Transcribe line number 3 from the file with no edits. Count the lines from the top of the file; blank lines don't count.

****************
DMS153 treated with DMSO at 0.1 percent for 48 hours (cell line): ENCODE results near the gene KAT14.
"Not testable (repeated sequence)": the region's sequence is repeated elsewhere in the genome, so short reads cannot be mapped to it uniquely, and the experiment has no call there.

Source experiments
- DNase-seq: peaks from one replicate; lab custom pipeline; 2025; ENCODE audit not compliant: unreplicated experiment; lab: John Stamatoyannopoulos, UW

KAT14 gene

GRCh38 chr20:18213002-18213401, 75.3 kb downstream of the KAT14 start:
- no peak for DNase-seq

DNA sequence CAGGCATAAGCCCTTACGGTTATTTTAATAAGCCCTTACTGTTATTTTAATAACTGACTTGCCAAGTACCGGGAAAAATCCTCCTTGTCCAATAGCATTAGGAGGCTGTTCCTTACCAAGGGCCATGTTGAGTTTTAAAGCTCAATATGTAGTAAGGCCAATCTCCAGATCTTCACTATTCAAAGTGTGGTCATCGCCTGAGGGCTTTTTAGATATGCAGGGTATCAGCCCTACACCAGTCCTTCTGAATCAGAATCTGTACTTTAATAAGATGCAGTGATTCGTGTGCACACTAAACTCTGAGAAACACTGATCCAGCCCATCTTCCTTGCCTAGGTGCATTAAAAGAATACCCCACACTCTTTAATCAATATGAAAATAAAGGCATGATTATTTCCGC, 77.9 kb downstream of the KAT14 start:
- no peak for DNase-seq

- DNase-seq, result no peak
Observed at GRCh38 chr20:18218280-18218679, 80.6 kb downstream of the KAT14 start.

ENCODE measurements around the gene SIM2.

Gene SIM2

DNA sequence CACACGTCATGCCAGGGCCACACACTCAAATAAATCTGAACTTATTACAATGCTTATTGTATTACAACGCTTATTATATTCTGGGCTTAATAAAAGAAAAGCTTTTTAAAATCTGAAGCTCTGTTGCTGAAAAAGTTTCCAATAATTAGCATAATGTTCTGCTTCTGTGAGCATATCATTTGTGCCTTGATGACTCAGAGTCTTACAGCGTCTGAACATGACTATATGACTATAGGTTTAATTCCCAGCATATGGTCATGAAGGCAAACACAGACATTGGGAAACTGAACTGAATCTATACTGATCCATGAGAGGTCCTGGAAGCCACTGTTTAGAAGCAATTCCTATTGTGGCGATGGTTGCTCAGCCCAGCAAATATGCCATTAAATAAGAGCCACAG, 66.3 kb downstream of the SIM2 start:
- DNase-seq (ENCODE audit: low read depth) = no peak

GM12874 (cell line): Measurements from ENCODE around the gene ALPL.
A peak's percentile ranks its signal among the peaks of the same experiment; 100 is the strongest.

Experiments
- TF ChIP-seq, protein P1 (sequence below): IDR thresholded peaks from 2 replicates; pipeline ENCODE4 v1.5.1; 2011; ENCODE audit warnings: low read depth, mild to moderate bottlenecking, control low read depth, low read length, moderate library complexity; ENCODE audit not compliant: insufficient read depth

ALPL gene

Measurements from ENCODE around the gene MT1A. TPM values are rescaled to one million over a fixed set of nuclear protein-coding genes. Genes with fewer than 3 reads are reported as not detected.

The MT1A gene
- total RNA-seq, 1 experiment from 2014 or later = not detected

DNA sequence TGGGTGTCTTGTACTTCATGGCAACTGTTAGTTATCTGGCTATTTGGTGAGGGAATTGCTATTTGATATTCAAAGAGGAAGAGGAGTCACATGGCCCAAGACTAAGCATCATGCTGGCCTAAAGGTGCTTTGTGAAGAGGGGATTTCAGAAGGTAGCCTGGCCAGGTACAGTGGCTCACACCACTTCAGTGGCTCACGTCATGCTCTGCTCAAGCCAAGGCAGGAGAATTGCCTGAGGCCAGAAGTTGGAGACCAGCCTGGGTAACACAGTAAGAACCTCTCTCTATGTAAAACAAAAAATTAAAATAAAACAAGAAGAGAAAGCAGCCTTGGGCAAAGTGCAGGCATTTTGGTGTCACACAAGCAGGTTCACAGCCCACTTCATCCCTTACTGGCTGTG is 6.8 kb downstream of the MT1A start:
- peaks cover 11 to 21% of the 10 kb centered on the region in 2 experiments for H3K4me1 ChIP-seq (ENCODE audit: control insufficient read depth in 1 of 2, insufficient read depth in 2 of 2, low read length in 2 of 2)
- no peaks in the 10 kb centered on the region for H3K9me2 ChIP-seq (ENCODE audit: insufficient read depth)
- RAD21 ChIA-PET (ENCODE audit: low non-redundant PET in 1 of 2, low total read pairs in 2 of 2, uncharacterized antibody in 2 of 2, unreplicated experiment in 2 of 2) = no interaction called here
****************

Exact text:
Source experiments